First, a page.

One of the largest known causes of visual disturbance is a condition called age-related macular degeneration (AMD). It is estimated that approximately 200 million people worldwide will develop AMD by 2020.
There are two types of AMD: wet and dry. Wet AMD occurs when abnormal blood vessels grow into the macula and leak blood and fluid, leading to scarring that causes loss of sight in the affected parts of the eye. Usually a patient will lose their central vision. The condition needs urgent treatment, as deterioration can occur quickly and is, in the majority of cases, irreversible. There is currently no treatment for dry AMD, which develops at a slower rate.
Wet AMD can be treated through successive monthly injections of anti-VEGF drugs, which reduce new blood vessel growth or oedema (swelling), directly into the patient’s eyeball. The treatment may stop or slow the development of the abnormal blood vessels and halt progression of the condition.
Intra-vitreal injections can be very unpleasant for the patient and can also cause disastrous side-effects including tearing the retina and infections within the eye. Such injuries increase the chances of blindness.
In June 2017, Penningtons Manches’ clinical negligence team reported on researchers who were developing a new method of treating wet AMD with eye drops, rather than with injections. This is a welcome development and, if successful, will remove the risks associated with performing injections directly into the eye.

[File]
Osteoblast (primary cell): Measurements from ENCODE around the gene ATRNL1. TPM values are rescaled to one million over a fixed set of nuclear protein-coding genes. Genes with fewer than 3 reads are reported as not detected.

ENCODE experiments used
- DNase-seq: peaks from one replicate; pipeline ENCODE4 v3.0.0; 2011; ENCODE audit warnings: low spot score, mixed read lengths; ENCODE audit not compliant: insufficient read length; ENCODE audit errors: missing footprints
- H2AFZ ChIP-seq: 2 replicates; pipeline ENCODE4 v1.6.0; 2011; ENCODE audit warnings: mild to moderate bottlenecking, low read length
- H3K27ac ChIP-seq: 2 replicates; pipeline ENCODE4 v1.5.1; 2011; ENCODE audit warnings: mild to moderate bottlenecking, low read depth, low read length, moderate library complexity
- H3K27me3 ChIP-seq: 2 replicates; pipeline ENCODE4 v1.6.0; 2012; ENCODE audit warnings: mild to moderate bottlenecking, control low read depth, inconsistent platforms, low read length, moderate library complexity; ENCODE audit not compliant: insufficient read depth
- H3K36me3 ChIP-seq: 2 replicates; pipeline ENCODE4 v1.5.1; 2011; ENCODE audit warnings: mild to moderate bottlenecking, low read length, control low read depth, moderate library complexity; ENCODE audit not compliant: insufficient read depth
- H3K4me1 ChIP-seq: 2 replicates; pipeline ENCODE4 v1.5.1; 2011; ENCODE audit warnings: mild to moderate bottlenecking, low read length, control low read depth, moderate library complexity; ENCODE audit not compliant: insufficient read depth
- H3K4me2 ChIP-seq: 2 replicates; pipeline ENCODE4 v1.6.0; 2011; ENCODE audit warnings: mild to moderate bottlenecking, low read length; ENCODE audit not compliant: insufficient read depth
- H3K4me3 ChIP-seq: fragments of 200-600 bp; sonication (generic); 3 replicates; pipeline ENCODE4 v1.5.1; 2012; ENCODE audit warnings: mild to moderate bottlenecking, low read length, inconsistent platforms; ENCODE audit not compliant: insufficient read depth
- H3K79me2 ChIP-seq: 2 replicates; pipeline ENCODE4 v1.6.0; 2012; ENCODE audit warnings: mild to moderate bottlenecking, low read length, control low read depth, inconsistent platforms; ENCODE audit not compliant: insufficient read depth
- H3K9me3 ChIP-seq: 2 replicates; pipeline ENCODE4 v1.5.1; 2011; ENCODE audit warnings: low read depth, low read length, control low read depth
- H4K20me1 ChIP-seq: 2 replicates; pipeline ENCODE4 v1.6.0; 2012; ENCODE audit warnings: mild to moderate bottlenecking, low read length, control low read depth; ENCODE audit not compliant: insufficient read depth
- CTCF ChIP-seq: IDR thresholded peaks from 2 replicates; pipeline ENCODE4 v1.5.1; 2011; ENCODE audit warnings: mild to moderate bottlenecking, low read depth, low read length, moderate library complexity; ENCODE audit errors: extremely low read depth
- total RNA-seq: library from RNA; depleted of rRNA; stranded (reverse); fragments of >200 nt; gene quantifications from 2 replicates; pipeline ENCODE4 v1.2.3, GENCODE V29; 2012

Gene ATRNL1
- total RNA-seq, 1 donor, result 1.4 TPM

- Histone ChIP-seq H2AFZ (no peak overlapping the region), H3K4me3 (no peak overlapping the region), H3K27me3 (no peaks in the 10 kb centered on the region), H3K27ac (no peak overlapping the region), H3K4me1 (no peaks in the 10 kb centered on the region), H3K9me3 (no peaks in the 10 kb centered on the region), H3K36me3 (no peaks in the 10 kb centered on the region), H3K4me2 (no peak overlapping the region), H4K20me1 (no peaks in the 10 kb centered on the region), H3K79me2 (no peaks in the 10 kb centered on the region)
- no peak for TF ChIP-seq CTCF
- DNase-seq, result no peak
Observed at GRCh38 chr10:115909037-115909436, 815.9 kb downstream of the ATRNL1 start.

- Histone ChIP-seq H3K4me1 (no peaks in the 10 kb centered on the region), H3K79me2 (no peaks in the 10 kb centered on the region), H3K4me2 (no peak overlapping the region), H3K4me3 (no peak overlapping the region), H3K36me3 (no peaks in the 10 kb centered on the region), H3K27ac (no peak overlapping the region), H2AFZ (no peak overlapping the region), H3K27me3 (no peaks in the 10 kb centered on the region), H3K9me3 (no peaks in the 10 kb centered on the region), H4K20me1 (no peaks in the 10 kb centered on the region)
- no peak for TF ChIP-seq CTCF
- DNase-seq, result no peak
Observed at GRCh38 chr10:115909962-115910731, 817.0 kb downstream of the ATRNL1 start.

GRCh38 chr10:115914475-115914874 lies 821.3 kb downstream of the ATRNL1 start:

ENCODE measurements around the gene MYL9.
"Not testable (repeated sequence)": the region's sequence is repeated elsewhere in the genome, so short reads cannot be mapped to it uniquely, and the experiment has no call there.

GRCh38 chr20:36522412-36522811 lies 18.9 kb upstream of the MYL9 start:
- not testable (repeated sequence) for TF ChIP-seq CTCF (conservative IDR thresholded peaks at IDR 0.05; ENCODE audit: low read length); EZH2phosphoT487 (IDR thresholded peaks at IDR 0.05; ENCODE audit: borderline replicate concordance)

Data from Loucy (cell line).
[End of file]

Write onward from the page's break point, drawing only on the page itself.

Scientists led by biochemist Dr Felicity de Cogan from the Institute of Microbiology and Infection at the University of Birmingham have made advancements in their research over the last year and invented a method of treating wet AMD with a drug administered as eye drops. Results from laboratory tests so far show that the eye drops could have a similar therapeutic effect as the injected drug and this has led to the possibility that the treatment for the leading cause of blindness in the developed world could start clinical trials in early 2019.
Dr de Cogan said: “Delivering drugs through eye drops would mean that patients can administer their treatment themselves, and this would be less costly, save time for patients and healthcare providers, and reduce the potential complications that can arise from injections.”
Arran Macleod, a solicitor in the clinical negligence team at Penningtons Manches LLP, welcomes this development, commenting: “Wet AMD can progress quickly and, once detected, requires urgent treatment to give the best chance of a good outcome. However, in order to receive treatment, the patient will often need a referral from their optometrist and/or GP to a treating hospital. Delays caused by the referral system do occur and can have disastrous consequences for the patient.
“We often speak with patients whose eyesight is now far worse than it would have been but for delays in receiving treatment. The non-invasive method of delivering the drug will not only be more comfortable for the patient, but will enable treatment to be administered by primary care providers and reduce the risk of treatment being delayed, thus improving patient safety.”